twice as loud: 6db or 10db?
just a quick question to clear up some confusion that's really bugging me this morning!!...
i've been gonig along for the past few years knowing/assuming that a 6db increase in level is considered "twice as loud" to the human hear.... or, a6db decrease being half as soft, etc..
i'm in the middle of reading the Sound Reinforcement Handbook, and on page 172 the author says that a 10db increase is "twice as loud"... !
which one is it?
The scientific community after peer review has "deemed" the level that appears "twice as loud" to be 10dB increase..or 10 times the actual power output.
Since decibels work on the log. scale, here is a brief rundown of how dB works.
Ref dB is ANY reference to a known factor. Relationship to a "reference" is know as the "difference to that reference. dB is meaningless unless you have a reference to base the new relationship to.
Every time you double the power output, you are increasing the level by 3dB. Every time you decrease the output by half, you decreased the output by 3dB.
Inverse square dictates (and measurements cannot always prove this due to room acoustics and other variables I will not get into here) that when you move a distance of double from the noise source, the resulting drop in decibels is 6dB. 6 more dB for each doubling.
Since we know this is not an absolute, based on acoustics, one must study acoustic engineering to understand the varibles.
Science attempts to work with absolutes, we all know the human condition or subjective condition as being relative, not always absolute. Some may say "9dB" sounds twice as loud, someone else may say 7dB. The established reference is 10dB for twice as loud in perception, based on peer review and subjective comments from a cross section of human subjects in experimental lab conditions.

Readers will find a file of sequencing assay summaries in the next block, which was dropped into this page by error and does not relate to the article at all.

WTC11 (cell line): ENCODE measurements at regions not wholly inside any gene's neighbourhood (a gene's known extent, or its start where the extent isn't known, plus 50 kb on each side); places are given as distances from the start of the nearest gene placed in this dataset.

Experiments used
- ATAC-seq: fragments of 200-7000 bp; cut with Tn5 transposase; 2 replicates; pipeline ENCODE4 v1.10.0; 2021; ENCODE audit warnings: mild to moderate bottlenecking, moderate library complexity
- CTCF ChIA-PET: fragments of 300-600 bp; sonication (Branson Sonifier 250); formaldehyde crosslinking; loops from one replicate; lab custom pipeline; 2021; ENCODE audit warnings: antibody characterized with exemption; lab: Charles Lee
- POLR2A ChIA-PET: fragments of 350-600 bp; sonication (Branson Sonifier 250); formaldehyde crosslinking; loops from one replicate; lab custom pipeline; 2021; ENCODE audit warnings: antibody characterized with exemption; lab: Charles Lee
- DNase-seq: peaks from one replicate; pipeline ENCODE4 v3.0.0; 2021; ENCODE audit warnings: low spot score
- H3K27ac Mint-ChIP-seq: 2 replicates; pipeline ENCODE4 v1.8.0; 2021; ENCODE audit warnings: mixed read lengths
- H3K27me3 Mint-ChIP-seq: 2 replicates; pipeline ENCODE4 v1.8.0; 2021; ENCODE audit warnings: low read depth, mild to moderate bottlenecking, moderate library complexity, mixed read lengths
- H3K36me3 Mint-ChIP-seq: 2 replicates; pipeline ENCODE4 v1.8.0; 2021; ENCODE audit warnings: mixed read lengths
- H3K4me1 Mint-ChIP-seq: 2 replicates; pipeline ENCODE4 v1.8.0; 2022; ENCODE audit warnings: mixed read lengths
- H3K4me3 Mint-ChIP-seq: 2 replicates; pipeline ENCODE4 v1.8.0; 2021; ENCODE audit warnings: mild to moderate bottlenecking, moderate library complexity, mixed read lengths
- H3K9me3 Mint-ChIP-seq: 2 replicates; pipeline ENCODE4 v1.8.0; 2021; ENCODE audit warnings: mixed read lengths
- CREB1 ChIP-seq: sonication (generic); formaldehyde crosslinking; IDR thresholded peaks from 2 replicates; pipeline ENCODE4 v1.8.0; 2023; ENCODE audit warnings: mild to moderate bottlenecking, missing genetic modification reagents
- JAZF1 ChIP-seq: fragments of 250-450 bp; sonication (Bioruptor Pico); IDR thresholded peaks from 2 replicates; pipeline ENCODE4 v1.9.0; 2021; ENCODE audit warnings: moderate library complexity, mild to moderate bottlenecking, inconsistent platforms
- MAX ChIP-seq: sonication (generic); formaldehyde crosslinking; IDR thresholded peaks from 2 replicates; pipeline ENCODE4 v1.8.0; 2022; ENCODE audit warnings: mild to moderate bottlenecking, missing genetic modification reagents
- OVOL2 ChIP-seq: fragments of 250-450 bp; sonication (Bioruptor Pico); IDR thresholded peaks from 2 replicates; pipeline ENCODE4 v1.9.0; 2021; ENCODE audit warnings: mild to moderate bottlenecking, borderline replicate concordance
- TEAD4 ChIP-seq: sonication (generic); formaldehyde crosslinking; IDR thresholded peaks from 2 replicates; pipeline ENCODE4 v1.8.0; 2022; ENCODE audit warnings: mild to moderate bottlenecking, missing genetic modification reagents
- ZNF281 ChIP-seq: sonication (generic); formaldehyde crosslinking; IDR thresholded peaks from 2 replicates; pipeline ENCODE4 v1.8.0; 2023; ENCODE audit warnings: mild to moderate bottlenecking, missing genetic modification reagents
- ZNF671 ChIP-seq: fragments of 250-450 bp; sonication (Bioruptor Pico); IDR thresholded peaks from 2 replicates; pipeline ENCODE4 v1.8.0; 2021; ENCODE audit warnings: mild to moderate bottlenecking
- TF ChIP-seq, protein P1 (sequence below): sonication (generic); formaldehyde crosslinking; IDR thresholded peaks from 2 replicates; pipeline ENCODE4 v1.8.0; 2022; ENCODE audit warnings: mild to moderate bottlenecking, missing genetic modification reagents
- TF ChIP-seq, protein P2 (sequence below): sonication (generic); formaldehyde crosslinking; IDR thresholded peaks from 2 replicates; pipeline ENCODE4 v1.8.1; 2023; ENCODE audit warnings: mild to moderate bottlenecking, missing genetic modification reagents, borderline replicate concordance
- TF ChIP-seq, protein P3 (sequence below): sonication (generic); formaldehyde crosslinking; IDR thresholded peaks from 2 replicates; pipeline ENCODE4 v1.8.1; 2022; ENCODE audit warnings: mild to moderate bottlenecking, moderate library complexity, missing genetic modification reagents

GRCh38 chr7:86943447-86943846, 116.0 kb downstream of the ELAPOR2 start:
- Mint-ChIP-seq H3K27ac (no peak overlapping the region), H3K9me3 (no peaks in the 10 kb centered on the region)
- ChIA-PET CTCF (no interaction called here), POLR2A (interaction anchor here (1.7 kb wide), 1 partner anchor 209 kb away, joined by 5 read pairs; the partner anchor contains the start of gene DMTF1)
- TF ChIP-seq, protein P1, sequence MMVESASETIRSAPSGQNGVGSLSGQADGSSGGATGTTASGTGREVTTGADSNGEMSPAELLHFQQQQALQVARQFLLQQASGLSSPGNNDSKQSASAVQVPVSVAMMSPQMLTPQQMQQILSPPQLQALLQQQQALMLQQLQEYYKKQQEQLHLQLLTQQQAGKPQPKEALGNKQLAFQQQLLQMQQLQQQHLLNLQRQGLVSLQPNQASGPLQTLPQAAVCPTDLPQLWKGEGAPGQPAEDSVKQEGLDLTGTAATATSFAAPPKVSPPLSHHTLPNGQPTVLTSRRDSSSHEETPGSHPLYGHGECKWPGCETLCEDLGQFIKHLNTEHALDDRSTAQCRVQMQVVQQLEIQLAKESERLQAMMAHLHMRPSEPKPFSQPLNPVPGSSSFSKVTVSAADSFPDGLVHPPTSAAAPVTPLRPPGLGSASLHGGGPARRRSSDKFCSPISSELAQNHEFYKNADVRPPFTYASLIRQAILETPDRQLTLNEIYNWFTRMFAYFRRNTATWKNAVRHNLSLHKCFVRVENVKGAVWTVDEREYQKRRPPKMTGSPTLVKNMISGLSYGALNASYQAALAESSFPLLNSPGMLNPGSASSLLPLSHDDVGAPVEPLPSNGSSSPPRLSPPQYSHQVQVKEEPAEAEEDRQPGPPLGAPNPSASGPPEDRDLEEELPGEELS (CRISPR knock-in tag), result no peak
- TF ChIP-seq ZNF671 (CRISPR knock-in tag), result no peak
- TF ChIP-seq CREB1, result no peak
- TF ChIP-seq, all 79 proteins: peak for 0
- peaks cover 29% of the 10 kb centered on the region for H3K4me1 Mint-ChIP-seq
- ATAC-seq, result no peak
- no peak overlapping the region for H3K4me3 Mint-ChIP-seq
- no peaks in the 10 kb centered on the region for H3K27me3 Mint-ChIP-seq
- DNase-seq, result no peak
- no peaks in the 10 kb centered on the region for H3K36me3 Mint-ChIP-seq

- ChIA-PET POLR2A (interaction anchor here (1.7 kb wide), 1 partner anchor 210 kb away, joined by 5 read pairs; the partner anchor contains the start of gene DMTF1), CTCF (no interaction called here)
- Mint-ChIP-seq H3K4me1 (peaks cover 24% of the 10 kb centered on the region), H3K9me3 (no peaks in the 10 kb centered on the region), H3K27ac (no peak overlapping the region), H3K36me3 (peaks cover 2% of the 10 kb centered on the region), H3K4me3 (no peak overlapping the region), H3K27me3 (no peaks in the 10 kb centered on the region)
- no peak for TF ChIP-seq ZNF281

Certain absolutes are simply references we go by. In many examples, some of these absolutes can be shown to be preceived differently..based on "who is listening" and how the actual test is conducted.
The ears are easily fooled.
Relative perception is NOT a point of argument. No one agrees universally with what people claim or claim not of what they hear. For a textbook quiz, go with the 10dB figure. If you want to conduct a test with your system and your ears, please do so and your conclusions, however they differ from scientific extrapolations are your conclusions and go by those for you.
No one can claim that someone can or can not hear certain things..unless they are that particular person.
Subjectivity and objectivity will ALWAYS create dissagreements and arguments amongst those who think they know..and those who use the guildlines of established math and science.
Because of this, their is NO definitive answer.
"An auditorium produces a departure from the inverse-square law because the reflected sound adds to the direct sound at a given location."
I cannot tell you how many times I was told "you are wrong" on the internet when I have pointed this out so many times. Scientists simply have a hard time departing from their professors and textbooks. When people tell me my perception is "wrong" my answer is "I am dealing with an idiot, why subject yourself to this crap"